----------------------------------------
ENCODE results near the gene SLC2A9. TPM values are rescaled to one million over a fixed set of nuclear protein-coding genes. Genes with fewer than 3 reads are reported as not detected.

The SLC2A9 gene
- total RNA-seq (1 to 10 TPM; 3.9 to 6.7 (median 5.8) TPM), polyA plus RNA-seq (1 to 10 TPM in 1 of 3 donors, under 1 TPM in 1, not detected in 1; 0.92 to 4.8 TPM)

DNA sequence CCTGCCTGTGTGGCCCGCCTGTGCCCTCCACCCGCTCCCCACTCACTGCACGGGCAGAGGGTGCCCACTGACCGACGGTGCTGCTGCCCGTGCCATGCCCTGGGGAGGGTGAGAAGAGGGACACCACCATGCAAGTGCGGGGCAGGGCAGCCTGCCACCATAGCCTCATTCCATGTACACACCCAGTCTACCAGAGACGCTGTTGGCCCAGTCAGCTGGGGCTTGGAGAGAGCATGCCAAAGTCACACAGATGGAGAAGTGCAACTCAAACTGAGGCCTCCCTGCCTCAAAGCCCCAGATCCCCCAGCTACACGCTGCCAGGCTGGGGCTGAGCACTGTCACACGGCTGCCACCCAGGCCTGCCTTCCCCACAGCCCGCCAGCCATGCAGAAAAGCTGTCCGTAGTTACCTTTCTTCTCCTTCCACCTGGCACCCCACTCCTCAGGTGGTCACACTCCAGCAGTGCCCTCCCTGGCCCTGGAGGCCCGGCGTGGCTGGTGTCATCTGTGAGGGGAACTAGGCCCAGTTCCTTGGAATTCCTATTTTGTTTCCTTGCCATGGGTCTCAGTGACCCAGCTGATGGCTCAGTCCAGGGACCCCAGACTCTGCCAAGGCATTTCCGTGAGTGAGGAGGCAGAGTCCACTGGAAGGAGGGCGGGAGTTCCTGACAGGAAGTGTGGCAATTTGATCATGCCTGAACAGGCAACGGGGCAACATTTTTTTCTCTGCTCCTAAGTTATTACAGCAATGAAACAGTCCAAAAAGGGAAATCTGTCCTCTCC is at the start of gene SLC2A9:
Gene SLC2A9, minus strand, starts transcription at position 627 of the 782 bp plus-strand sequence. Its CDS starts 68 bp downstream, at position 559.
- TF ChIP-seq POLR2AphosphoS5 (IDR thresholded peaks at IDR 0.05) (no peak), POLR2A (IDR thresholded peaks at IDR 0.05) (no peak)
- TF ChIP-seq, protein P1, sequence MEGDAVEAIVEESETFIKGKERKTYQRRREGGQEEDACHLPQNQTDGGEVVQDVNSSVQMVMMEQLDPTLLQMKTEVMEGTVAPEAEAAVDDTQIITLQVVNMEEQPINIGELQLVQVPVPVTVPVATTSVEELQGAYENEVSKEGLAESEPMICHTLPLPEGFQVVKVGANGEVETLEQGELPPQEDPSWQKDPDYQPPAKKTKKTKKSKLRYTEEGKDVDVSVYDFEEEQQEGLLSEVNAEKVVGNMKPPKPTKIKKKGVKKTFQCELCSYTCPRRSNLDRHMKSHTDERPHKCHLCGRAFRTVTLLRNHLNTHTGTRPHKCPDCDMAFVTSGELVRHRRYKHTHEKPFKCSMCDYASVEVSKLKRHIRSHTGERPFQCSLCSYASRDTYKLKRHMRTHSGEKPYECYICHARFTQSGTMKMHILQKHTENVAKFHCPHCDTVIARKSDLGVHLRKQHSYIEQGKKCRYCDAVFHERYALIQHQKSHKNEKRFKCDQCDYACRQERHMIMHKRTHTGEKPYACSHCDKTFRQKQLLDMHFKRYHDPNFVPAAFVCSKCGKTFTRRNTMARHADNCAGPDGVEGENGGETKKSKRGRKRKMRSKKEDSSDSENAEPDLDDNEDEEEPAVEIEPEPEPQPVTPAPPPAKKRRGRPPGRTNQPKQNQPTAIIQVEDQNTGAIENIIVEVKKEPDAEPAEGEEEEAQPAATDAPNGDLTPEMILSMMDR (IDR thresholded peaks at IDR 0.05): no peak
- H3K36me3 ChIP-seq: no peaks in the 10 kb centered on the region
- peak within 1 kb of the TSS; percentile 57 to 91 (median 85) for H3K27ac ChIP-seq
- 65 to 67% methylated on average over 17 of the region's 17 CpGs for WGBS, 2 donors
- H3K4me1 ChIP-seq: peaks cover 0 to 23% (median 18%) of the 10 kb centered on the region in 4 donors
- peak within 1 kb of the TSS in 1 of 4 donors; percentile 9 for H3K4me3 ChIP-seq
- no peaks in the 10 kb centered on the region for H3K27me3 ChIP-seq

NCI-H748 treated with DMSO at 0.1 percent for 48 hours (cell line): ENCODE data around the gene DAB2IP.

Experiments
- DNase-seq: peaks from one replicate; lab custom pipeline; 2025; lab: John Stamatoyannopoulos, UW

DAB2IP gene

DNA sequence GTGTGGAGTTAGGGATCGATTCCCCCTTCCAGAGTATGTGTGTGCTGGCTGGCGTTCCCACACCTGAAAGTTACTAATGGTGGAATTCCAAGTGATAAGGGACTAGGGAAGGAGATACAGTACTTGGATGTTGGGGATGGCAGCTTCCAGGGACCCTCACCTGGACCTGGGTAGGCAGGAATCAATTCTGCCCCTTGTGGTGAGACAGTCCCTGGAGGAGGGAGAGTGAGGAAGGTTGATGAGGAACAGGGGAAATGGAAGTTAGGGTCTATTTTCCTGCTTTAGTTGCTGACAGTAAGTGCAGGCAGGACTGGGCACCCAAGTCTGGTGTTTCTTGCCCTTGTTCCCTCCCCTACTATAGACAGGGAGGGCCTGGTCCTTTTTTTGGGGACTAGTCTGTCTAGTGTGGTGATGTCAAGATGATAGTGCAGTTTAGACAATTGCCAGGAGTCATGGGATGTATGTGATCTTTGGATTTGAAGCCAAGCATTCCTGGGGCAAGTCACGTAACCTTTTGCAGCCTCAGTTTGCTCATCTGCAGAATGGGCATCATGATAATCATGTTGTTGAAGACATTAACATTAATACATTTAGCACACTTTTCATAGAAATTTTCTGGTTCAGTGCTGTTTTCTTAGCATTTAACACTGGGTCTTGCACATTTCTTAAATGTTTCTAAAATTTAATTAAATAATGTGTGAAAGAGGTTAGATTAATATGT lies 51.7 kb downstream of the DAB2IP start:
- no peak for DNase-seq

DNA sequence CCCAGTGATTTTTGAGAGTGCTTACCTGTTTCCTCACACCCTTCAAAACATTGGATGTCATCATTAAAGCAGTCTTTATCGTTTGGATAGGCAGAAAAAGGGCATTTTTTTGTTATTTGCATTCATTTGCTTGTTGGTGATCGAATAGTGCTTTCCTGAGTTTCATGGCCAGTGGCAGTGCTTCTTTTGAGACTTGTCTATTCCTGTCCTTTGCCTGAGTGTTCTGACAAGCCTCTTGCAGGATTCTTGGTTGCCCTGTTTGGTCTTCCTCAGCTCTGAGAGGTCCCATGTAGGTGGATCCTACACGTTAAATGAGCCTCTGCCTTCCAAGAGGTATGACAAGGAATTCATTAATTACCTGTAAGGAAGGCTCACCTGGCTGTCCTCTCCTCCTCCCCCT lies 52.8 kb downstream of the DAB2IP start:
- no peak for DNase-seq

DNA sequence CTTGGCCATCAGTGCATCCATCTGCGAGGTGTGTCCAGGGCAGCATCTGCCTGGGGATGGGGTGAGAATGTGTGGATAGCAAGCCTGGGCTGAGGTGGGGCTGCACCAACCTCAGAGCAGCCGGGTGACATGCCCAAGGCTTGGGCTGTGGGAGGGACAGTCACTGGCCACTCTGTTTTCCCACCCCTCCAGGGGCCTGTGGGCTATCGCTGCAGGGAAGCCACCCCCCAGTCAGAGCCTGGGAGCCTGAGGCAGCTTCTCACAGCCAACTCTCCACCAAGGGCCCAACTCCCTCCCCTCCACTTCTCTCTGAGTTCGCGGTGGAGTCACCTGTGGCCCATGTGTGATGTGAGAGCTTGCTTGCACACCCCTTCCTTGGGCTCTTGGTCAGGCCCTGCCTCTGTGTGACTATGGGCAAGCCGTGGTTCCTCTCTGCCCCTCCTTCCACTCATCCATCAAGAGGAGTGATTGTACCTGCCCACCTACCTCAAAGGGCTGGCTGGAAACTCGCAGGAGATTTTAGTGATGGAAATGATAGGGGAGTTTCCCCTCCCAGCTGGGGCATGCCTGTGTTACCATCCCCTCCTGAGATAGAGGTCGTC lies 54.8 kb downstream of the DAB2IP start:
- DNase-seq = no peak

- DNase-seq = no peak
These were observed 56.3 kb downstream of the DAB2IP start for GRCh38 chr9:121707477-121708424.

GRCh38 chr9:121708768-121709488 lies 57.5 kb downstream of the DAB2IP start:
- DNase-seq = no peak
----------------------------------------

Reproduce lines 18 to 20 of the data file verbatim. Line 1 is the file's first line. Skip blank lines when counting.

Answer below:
DNA sequence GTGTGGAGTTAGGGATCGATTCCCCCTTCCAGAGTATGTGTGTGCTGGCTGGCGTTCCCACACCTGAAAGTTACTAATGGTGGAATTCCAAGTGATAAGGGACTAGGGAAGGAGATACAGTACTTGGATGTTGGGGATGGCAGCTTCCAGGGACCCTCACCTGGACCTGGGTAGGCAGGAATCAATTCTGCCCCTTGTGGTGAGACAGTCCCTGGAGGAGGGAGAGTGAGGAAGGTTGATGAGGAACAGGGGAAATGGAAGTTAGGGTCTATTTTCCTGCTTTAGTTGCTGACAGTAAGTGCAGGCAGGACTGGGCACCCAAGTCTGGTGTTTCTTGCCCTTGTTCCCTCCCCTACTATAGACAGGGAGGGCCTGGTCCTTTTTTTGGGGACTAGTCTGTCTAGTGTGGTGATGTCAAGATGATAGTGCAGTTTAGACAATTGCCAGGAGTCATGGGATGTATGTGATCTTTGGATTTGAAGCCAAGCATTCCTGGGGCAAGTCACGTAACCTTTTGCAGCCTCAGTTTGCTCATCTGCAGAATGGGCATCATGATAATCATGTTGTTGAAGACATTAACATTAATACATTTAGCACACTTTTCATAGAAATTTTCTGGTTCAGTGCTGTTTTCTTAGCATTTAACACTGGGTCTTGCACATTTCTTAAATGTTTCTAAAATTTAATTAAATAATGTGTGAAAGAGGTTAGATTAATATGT lies 51.7 kb downstream of the DAB2IP start:
- no peak for DNase-seq

DNA sequence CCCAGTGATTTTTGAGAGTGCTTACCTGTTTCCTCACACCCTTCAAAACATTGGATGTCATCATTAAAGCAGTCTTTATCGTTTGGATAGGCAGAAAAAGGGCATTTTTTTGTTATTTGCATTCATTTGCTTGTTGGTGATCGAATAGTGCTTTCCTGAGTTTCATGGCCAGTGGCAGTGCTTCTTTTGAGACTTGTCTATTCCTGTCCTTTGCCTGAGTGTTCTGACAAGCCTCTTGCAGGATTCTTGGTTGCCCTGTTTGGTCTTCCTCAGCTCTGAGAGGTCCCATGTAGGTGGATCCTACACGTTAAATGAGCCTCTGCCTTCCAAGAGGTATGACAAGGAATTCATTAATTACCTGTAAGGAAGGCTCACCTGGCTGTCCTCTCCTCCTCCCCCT lies 52.8 kb downstream of the DAB2IP start: